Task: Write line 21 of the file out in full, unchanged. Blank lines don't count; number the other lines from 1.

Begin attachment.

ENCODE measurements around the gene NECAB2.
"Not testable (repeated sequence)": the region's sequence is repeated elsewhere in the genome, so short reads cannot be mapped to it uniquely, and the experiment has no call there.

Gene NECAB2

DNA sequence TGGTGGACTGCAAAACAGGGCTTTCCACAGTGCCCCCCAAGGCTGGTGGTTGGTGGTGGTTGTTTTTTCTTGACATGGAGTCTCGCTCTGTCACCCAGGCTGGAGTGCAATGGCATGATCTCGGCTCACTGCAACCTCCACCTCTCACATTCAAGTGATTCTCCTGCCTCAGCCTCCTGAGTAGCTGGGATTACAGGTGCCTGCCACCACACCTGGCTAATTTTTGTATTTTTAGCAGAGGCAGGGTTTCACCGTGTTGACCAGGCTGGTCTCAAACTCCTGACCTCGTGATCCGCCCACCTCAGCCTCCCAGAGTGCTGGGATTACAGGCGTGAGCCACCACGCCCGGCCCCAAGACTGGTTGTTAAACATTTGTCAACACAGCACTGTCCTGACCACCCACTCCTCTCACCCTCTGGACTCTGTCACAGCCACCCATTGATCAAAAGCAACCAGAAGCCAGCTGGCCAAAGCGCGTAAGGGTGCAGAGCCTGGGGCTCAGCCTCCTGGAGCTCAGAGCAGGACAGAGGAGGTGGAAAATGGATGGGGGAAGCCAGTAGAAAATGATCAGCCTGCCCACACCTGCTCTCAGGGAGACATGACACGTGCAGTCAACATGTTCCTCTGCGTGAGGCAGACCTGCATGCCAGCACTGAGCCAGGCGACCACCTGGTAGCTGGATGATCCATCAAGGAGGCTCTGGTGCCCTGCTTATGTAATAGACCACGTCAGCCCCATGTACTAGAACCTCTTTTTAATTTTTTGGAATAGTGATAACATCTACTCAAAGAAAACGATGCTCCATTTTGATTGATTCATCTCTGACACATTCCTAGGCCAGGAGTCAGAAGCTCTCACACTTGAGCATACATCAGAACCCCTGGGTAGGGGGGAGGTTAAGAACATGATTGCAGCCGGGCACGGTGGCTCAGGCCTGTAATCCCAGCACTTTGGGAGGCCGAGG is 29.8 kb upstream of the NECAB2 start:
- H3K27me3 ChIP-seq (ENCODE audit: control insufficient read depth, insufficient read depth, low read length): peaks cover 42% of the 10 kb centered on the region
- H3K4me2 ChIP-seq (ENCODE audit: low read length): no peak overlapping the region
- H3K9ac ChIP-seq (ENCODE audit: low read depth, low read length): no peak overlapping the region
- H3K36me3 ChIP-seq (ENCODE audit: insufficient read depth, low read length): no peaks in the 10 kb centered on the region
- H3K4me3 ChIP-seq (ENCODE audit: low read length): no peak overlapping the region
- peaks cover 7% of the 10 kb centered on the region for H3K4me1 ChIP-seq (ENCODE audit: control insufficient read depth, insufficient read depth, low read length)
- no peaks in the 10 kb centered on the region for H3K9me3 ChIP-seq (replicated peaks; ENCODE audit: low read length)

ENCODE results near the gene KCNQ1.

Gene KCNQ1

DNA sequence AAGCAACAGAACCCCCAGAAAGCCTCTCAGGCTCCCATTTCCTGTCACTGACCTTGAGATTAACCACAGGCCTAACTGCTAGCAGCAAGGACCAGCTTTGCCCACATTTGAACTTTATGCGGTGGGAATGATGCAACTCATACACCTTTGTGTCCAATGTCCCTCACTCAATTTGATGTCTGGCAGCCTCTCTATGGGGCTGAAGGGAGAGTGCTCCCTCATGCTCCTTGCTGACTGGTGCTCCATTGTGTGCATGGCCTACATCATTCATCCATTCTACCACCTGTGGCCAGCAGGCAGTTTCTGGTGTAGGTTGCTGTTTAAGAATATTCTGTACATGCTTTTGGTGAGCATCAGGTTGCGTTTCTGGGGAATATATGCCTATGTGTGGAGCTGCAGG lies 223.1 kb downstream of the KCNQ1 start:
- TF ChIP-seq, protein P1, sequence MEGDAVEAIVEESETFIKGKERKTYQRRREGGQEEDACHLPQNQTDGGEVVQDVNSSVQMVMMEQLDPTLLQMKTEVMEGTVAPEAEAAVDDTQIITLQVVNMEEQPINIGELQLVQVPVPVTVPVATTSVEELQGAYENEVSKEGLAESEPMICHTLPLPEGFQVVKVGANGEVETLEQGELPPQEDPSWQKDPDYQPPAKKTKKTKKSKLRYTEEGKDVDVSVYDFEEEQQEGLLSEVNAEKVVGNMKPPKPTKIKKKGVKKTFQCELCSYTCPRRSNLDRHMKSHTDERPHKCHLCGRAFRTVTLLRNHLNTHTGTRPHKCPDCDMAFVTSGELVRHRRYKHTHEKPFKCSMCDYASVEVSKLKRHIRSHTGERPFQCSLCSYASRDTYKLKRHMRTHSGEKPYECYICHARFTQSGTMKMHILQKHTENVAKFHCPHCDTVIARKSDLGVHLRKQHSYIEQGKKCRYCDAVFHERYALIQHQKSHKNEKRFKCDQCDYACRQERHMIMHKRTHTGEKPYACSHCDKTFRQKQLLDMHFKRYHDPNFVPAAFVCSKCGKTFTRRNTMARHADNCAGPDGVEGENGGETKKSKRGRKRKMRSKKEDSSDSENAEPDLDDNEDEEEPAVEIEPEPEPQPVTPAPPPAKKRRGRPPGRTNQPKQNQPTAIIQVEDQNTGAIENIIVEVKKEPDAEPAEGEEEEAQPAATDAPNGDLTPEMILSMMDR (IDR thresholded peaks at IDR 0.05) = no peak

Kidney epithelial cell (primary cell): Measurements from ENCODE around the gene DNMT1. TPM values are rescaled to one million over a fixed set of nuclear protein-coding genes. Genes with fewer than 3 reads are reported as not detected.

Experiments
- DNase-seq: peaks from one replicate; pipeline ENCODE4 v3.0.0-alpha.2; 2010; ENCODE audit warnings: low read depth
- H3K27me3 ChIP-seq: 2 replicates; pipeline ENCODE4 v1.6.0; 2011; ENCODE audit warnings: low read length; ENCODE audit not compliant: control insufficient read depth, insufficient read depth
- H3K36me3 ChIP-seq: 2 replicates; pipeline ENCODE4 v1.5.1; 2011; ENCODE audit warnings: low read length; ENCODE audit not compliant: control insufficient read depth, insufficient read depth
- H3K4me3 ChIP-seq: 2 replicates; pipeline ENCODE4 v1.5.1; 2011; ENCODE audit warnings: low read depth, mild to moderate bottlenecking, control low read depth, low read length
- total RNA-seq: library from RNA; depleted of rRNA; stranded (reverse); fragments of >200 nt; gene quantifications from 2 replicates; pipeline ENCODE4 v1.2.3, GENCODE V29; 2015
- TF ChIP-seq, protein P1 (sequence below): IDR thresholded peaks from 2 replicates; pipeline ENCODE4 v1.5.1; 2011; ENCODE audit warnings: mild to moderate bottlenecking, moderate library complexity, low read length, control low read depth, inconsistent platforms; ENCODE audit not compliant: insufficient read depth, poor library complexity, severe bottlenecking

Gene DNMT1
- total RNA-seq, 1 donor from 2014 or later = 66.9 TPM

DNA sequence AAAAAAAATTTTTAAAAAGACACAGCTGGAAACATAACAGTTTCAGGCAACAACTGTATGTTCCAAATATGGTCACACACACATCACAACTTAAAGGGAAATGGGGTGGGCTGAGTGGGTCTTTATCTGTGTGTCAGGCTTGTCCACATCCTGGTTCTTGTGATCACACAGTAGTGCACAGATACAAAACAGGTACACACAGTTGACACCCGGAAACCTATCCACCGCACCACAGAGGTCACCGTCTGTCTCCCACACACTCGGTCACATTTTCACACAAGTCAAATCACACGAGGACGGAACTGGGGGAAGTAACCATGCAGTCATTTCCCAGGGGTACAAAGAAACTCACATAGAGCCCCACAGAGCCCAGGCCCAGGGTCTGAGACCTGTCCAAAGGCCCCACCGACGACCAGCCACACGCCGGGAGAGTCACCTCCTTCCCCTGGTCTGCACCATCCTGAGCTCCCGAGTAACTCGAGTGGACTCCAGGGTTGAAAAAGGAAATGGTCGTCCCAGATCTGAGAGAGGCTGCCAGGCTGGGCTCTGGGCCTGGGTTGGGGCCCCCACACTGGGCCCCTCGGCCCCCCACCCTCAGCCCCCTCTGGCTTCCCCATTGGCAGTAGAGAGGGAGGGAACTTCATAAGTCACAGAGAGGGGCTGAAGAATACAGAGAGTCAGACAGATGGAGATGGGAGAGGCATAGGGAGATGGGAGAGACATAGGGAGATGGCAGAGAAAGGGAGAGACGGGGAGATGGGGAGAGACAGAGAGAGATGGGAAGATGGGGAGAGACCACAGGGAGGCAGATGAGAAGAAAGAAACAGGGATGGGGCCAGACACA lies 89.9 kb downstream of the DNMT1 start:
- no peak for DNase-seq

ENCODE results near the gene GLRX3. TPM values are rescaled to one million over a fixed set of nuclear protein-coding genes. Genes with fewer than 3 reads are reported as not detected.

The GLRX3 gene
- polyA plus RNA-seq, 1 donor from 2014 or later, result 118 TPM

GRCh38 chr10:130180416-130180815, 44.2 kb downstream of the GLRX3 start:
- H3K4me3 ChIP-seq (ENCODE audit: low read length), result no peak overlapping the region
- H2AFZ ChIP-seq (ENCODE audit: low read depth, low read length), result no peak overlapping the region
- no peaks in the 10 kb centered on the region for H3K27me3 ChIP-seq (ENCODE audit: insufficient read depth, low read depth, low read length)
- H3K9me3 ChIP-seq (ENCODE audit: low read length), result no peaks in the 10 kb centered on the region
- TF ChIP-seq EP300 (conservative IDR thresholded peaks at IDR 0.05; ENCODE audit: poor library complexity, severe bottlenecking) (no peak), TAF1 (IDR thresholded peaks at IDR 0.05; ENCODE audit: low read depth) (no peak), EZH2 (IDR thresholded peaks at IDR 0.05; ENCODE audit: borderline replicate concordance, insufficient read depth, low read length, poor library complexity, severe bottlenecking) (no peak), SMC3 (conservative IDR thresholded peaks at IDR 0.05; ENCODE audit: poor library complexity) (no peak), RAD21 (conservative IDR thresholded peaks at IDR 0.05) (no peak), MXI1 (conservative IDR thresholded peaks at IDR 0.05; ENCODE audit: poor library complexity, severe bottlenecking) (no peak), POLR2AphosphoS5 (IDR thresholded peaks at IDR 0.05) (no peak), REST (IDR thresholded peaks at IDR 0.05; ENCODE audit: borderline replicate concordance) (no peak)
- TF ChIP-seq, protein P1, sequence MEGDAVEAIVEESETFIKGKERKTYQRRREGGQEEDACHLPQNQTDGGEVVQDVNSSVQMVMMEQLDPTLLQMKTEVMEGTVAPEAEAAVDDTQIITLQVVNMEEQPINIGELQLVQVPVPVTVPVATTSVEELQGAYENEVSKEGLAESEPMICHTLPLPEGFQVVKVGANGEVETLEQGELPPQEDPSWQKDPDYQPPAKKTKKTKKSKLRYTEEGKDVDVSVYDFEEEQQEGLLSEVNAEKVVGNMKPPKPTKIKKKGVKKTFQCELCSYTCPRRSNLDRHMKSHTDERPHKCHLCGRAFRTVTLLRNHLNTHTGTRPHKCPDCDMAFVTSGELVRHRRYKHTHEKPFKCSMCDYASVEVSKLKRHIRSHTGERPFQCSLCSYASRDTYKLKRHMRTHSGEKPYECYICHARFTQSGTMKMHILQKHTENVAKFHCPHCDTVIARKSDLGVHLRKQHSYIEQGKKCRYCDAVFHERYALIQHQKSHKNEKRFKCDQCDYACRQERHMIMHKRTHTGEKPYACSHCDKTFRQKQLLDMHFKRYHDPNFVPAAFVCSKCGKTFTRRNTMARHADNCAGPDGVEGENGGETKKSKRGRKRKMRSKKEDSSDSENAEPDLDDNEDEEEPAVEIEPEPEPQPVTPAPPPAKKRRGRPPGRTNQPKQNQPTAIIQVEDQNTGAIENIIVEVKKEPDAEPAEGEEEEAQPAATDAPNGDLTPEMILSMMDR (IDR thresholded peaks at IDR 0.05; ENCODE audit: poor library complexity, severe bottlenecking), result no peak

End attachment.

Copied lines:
- H3K4me3 ChIP-seq: 2 replicates; pipeline ENCODE4 v1.5.1; 2011; ENCODE audit warnings: low read depth, mild to moderate bottlenecking, control low read depth, low read length